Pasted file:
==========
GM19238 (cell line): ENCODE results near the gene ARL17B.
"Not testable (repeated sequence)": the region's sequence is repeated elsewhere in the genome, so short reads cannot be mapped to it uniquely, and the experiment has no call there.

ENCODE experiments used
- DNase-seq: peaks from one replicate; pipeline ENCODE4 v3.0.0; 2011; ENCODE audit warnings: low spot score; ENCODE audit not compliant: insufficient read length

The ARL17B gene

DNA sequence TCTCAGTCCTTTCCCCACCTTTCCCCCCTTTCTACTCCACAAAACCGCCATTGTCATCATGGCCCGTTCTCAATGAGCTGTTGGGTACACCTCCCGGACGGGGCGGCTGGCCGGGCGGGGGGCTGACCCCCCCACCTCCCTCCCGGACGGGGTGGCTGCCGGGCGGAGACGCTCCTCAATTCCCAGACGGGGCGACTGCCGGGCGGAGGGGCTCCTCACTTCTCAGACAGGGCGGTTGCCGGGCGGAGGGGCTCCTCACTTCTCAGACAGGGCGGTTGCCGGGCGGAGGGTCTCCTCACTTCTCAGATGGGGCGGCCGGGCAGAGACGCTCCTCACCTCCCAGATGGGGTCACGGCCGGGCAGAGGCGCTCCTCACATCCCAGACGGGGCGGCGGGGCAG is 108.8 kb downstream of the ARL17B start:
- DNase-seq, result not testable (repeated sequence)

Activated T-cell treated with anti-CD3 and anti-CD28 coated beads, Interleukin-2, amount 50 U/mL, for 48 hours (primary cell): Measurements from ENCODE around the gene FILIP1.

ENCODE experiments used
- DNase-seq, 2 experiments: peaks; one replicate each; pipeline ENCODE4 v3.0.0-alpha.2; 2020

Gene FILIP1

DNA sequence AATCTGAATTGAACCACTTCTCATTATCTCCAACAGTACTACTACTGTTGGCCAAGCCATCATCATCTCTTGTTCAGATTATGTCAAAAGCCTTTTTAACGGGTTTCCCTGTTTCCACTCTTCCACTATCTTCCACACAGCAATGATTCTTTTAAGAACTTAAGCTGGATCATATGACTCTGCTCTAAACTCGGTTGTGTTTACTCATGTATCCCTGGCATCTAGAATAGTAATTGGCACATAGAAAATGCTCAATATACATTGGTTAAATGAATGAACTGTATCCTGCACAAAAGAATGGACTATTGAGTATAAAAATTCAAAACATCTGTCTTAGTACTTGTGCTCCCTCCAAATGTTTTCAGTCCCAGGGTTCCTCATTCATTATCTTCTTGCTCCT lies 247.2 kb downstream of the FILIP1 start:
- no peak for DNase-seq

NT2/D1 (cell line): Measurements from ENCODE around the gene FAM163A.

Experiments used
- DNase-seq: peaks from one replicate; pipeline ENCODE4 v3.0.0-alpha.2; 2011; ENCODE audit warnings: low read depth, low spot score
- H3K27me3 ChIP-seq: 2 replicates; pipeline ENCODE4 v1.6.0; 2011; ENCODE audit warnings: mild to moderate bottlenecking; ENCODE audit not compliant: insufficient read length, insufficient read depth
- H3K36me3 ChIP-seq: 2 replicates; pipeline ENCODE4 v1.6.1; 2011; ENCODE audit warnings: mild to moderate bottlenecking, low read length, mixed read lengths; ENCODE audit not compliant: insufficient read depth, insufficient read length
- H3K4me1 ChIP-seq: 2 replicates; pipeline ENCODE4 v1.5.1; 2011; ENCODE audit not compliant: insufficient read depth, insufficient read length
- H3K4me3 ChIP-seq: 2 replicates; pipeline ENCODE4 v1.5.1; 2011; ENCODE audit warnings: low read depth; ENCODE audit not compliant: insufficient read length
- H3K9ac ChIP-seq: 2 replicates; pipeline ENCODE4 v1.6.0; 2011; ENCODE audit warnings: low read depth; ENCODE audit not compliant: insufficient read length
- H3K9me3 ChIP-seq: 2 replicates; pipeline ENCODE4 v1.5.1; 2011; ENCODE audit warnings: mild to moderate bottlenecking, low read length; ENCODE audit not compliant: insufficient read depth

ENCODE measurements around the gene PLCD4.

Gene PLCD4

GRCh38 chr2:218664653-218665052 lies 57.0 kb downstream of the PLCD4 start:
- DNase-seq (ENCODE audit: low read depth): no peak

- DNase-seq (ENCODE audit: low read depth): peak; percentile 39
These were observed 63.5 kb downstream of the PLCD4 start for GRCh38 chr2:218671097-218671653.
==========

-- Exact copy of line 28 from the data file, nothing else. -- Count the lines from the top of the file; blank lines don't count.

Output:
These were observed 63.5 kb downstream of the PLCD4 start for GRCh38 chr2:218671097-218671653.